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AuthorManning, Phil R. author
TitleMedicine: Preserving the Passion [electronic resource] / by Phil R. Manning, Lois DeBakey
ImprintNew York, NY : Springer New York : Imprint: Springer, 1987
Connect tohttp://dx.doi.org/10.1007/978-1-4757-1954-3
Descript XXVIII, 297 p. 52 illus. online resource

SUMMARY

In Medicine: Preserving the Passion, Phil R. Manning, a pioneer and recognized authority in continuing medical education, and Lois DeBakey, a passionate advocate of critical reasoning and leading scholar in scientific communication, endeavor to shift the focus in lifelong learning from group exercises in a lecture hall to self-directed, practice-related activities. Alยญ though most experts have applauded this new concept, few publications have addressed methods for implementation. The Manning-DeBakey book describes such methods as devised by outstanding clinicians and acadeยญ micians to obtain educational benefit from their clinical experience. Some techniques inspired by quality assurance, for example, these master cliยญ nicians have used successfully to improve their knowledge, skills, and patient care. This book not only identifies the primary concerns in conยญ tinuing medical education, but also offers sound recommendations and effective solutions and suggests future directions and approaches. The authors have analyzed the continuing educational practices of phyยญ sicians in a wide range of environments, from small communities to the most acclaimed medical centers, and have extracted additional advice from the writings of past authorities like Osler. The resulting concepts will unยญ doubtedly attract wide public attention. Office practice audit, self-directed learning, case indexing, patient education, computer-assisted education, and collegial networks, as well as regular reading, writing, and teaching, are among the successful methods described by physicians and surgeons who exemplify the highest standards of medical practice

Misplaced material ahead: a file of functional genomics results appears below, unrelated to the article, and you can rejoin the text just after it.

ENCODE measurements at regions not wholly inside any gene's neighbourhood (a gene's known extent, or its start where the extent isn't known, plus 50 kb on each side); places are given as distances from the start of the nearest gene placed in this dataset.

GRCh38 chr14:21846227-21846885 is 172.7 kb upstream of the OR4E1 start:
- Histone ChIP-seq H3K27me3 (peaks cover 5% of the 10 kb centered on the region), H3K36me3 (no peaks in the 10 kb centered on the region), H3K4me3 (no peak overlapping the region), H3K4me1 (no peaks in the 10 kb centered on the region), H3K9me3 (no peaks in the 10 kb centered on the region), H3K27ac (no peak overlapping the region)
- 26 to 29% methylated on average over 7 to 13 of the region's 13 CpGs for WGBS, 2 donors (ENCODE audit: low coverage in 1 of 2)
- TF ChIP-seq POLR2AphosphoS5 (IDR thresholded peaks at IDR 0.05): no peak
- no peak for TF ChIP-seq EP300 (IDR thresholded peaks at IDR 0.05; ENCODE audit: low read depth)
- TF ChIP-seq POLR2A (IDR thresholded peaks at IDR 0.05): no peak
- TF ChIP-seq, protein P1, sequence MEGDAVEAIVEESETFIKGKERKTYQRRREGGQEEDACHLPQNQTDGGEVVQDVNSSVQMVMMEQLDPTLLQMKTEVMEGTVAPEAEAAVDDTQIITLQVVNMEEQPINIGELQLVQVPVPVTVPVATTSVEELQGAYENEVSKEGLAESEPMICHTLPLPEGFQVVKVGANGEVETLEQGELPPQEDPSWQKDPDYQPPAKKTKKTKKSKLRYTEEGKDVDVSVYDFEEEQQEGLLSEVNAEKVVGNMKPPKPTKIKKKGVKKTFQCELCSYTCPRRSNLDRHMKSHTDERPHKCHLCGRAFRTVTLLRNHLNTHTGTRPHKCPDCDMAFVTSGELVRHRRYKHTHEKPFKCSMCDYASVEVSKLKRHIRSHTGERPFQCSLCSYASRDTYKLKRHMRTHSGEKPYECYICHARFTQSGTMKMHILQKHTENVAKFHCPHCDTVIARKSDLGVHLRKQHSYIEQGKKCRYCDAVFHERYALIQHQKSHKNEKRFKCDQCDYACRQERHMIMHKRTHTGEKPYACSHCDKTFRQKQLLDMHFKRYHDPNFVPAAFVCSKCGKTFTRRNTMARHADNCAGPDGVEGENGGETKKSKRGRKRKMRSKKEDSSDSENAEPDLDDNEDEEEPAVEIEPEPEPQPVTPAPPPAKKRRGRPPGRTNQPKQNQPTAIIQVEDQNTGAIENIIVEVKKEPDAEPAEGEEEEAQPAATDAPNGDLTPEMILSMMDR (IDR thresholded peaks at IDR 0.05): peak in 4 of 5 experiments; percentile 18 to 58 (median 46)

CONTENT

1. Enjoying the Struggle -- 2. Reading: Keeping Current -- 3. The Personal Information Center -- 4. The Institutional Medical Library -- 5. The Collegial Network -- 6. Learning from Formal Consultations -- 7. Formal Courses and Conferences -- 8. Technology in Traditional Continuing Education -- 9. Learning from Teaching -- 10. Analysis of Practice -- 11. Enlisting Help in the Analysis of Practice -- 12. Social, Ethical, and Economic Problems in Medicine -- 13. The Doctorโ{128}{148}Patient Relationship, Physical Examination, and New Procedures -- 14. Problems in Practice Unrelated to Medical Knowledge -- 15. Women Physicians and Continuing Education -- 16. Can Families Help? -- 17. The Computer: Aid to Learning and Satisfaction from Practice -- 18. The Computer: Guidance in Diagnosis and Therapy -- Afterword: Phil R. Manning, M.D. and Lois DeBakey, Ph.D. -- Interviewees and Correspondents


Medicine General practice (Medicine) Internal medicine Medicine & Public Health General Practice / Family Medicine Internal Medicine



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